Tauriq Moosa has looked at the bizarre stigma around people – especially women – who voluntarily decide not to procreate. This includes:
Not having children is a ‘bad decision’
Life is meaningless without children
‘You’re a “crazy” cat lady in training.’ (This is ableist and so doubly awful)
The decision is selfish and you’ll eventually regret it
‘You’ll change your mind when you meet the right man’
‘What are you waiting for?’
‘Your biological clock is ticking’
‘You’d be a great mum’
‘You think you don’t want kids but when you have them you’ll change your mind’
Your partner will eventually leave you unless you have kids
‘You don’t know what real love is’
No one will be around to look after you when you’re old.
There’s some excellent sociology on this topic of why people choose to remain child-free. For example, Janet Wheeler notes that in Australia, 24% of women are child-free, and only 7% of this is due to infertility. The rest are a mixture of circumstance (e.g. break-up of a relationship) or a conscious decision not to have children.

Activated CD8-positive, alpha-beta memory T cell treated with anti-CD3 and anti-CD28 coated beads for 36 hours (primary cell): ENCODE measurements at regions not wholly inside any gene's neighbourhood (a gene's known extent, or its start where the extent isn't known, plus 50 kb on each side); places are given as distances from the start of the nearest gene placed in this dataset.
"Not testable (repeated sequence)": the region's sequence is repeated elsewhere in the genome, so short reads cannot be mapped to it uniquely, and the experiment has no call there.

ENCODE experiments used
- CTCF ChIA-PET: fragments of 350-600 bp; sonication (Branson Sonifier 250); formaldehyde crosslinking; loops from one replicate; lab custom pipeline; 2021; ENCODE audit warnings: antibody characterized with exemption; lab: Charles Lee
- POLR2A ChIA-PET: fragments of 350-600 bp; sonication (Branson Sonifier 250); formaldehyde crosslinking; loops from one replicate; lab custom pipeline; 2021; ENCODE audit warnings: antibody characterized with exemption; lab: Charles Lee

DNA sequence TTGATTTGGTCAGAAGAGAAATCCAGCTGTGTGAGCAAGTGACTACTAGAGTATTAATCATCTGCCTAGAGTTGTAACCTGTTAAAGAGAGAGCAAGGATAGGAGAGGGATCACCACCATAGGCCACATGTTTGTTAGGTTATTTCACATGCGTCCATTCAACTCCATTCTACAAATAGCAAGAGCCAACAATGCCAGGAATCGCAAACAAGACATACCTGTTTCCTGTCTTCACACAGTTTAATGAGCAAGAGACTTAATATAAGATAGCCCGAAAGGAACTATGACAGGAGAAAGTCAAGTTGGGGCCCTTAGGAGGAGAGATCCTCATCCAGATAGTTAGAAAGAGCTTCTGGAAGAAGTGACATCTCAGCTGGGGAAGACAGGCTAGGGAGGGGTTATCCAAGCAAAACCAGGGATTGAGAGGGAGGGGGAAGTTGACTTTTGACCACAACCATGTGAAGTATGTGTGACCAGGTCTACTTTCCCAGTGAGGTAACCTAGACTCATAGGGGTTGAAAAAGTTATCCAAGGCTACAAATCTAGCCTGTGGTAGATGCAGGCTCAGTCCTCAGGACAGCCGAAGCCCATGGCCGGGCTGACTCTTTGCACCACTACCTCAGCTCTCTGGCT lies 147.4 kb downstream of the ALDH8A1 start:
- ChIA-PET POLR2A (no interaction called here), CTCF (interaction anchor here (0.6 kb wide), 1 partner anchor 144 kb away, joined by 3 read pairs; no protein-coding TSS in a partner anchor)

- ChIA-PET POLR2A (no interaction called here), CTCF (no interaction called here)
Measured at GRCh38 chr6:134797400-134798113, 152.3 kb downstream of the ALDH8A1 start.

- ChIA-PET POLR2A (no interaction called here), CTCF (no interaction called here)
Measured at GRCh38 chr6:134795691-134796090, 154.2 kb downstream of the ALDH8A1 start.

As so often happens, a post from Science on Google+, a community I help moderate, has got me thinking about how easy it is for headlines to quickly lead to #ScienceMediaHype . A post with a link to a news story has the headline, “Teen Marijuana Use Linked with Schizophrenia.” As a sociologist with an interest in mental health, this sets off alarm bells. The discussion on our community quickly turned into a debate about the correlation presented in the headline. As a few of our community members pointed out, correlation does not equal causation. My post provides a summary of the actual study and I discuss the sociological problems associated with media coverage of mental illness. Continue reading Why Correlation is not Causation: Cannabis Use and Schizophrenia
It is incredibly disappointing (not to mention invalidating and possibly dysphoria-inducing) for a trans* or intersex person to voluntarily begin a survey being advertised to the LGBT or LGBTQI+ community only to have their identity/identities not represented. And this happens ALL the time.